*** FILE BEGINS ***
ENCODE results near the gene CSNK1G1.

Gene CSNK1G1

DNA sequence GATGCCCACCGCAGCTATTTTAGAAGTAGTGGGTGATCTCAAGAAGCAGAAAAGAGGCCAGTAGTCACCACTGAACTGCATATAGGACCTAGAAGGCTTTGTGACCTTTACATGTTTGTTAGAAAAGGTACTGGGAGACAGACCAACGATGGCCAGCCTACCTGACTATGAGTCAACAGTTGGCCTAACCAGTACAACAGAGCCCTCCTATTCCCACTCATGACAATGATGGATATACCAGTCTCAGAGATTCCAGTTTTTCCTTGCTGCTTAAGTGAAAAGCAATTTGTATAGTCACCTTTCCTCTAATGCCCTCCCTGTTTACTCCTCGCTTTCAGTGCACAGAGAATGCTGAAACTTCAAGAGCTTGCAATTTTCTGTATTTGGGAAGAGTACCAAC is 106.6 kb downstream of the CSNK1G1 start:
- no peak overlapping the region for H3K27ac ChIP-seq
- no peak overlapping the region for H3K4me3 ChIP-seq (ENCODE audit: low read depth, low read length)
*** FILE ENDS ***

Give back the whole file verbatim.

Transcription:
ENCODE results near the gene CSNK1G1.

Gene CSNK1G1

DNA sequence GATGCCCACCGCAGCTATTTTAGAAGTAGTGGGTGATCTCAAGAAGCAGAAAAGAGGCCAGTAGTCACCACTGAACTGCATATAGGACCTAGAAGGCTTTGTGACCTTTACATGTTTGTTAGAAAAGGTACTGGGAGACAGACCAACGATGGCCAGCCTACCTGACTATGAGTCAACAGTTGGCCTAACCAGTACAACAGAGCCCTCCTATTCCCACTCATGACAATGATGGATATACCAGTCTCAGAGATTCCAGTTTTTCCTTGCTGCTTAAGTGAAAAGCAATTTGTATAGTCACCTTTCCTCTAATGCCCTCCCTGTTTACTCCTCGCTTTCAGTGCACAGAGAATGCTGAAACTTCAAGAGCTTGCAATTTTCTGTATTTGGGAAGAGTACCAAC is 106.6 kb downstream of the CSNK1G1 start:
- no peak overlapping the region for H3K27ac ChIP-seq
- no peak overlapping the region for H3K4me3 ChIP-seq (ENCODE audit: low read depth, low read length)